The opinion of the court was delivered by: GALSTON
The libelant alleges that prior to April 20, 1932, the tug Thomas H. took the McLain No. 3, together with several other loaded boats, in tow from New York, bound for Buffalo; that after passing through lock 17 at Little Falls, N.Y., it remade the tow and again got under way for its destination at Buffalo. Negligent operation of the tug is then alleged, which caused the tow to swing out of the channel to rocks outside of the channel, and damage the McLain No. 3.
Wolahan, who proved a very intelligent and convincing witness, testified that he was captain of McLain No. 3 at the time of the accident. He said that shortly before April, 1932, the McLain No. 3 was hauled out on drydock; that he boarded her about March 3d for the opening of the canal season. The boat was loaded with scrap iron on the trip in question. Before the loading, he went through the boat and found no damage, nor were there any leaks. The McLain No. 3 is a barge canal boat, 100 feet in length, 30 feet beam, with a bow rounded at the corners. Loaded as she was, the barge drew 9 feet, 6 inches forward, and 9 feet, 8 inches aft. The other four boats in the tow were light and were drawing perhaps a foot and a half or two feet. After passing out of lock 17, the tow was in tandem formation, with the McLain No. 3 last. The tug was towing on two hawsers, about 85 or 90 feet in length. The barges were made fast to each other by lug lines, cross lines, and pull ropes. The bow of the McLain No. 3 was up flush to the stern of the forward boat. On the voyage the barges though equipped to steer were not rigged for steering, so that all they did was to follow the tug. They passed out of the lock at about 1:30 p.m. The weather was clear with a fairly strong breeze from the northwest. This wind struck on the starboard quarter of the barges. Proceeding up through the canal, as they got close to the lift bridge, the port shore was observed to be rock bound. Proper navigation required keeping to the starboard and not to the port side of the channel. Wolahan was at this time on the boat ahead of the McLain No. 3. As they proceeded in that vicinity, the tug was noticed to sag towards the port shore and a sudden crash on the barge was heard. The tow brought up for two or three minutes. The cross lines on the McLain No. 3 parted and water was heard rushing into the barge. The witness endeavored with the use of tarpaulins and the pump to cover the break, and he kept the pump working. At the time of the crash, the McLain No. 3 had run into the port bank. The tug then came back, put two hawsers on the McLain, and took her to the terminal, where she sank. Fox, master of the third boat in the tow, corroborated Wolahan.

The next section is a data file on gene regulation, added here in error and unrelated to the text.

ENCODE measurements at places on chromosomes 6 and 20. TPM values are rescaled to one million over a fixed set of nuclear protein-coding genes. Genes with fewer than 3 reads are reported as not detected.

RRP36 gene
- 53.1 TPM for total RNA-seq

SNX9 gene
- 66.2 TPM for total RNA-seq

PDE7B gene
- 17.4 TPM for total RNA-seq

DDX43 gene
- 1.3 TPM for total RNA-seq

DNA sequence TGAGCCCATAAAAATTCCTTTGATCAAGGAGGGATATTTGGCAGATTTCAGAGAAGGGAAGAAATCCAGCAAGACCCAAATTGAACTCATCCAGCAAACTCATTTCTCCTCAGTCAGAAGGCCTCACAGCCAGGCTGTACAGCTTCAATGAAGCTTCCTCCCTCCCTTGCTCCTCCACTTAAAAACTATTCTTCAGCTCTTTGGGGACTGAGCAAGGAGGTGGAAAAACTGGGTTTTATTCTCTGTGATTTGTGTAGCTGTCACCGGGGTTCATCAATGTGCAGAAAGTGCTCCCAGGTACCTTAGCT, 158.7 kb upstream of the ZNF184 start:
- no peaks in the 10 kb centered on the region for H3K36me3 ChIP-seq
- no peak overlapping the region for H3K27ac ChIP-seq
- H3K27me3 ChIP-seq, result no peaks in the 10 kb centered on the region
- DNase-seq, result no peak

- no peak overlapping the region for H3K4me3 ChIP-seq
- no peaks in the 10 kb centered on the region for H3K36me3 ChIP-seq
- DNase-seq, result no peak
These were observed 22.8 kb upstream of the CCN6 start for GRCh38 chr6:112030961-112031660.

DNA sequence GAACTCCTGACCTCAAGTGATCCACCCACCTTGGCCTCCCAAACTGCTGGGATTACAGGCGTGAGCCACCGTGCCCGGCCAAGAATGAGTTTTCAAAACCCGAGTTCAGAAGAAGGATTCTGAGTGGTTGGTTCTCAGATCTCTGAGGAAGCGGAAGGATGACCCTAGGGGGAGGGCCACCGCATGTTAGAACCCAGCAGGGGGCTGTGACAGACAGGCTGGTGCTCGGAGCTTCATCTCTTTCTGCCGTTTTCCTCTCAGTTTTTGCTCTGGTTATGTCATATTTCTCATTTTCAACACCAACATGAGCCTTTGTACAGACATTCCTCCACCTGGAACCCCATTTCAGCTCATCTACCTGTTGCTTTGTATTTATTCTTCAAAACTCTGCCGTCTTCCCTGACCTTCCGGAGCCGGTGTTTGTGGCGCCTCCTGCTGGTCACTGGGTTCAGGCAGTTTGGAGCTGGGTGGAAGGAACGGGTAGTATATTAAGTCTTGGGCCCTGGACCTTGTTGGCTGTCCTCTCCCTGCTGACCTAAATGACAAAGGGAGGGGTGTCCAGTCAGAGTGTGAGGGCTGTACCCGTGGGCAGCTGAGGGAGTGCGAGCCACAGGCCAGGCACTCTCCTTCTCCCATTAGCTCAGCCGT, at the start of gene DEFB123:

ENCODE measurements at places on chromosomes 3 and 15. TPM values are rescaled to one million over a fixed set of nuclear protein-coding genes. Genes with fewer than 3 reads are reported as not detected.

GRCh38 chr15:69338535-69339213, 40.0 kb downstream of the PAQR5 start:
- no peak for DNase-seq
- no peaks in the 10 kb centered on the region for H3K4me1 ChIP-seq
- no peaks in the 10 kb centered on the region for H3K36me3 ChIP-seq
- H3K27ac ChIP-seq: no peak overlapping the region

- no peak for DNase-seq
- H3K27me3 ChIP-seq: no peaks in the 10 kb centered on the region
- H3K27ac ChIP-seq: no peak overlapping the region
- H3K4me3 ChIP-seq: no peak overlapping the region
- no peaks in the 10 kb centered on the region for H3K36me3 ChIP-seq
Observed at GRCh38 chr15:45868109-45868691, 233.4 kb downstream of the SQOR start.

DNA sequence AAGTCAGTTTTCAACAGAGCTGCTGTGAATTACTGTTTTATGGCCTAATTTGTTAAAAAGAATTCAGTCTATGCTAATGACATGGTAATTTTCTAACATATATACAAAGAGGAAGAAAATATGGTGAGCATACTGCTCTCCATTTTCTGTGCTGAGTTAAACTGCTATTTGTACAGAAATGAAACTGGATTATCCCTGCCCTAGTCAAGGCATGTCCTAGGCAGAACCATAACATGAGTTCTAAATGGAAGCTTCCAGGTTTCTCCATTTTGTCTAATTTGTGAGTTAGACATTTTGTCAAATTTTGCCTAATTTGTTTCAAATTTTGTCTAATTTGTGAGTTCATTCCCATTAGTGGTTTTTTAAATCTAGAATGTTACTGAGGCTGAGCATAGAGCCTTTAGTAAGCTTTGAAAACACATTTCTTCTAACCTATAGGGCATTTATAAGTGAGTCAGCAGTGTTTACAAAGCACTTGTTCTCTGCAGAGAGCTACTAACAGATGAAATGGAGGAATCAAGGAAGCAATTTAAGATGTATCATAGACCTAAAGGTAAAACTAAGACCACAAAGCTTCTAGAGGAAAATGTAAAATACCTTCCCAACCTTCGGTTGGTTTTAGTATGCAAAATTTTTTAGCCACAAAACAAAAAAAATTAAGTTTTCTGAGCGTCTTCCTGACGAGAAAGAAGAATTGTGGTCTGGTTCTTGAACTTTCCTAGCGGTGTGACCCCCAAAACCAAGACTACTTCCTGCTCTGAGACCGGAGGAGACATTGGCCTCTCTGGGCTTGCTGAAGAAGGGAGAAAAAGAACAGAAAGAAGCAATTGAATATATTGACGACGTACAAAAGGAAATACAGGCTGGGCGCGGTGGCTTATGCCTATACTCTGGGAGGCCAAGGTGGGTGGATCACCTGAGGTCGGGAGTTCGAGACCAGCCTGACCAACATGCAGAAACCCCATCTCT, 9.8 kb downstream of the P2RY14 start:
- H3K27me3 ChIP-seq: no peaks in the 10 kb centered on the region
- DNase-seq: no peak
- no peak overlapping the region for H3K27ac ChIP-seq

Jewell, an engineer employed by the New York state department of public works, called by the respondent, testified that along the bank at which Wolahan claims the accident took place, the south side of the channel (the port side) is rough and irregular, both above and below the water line and that it is unsafe for boats to navigate within 10 or 15 feet of that side of the canal. He testified that when the water was drawn, in the spring previous to April 20, 1932, there were no obstructions in the channel, and that if the McLain No. 3 hit anything between lock 17 and the guard gate it was not in the channel, unless something washed in from the operation of the guard gate. Of that there is no evidence.
In the circumstances, the burden is on the tug to explain why the barge was stranded. The Nat Sutton (C.C.A.) 62 F.2d 787. See, also, The Reichert Line (C.C.A.) 64 F.2d 13. This burden the tug failed to meet, and indeed affirmative evidence leads to the conclusion that the tug drifted to the port shore carrying its tow with it, instead of keeping to the starboard wall.
The libelant may have a decree. If this opinion is not in sufficient compliance with the rule requiring findings of fact and conclusions of law, submit findings of fact and conclusions of law in accordance therewith.
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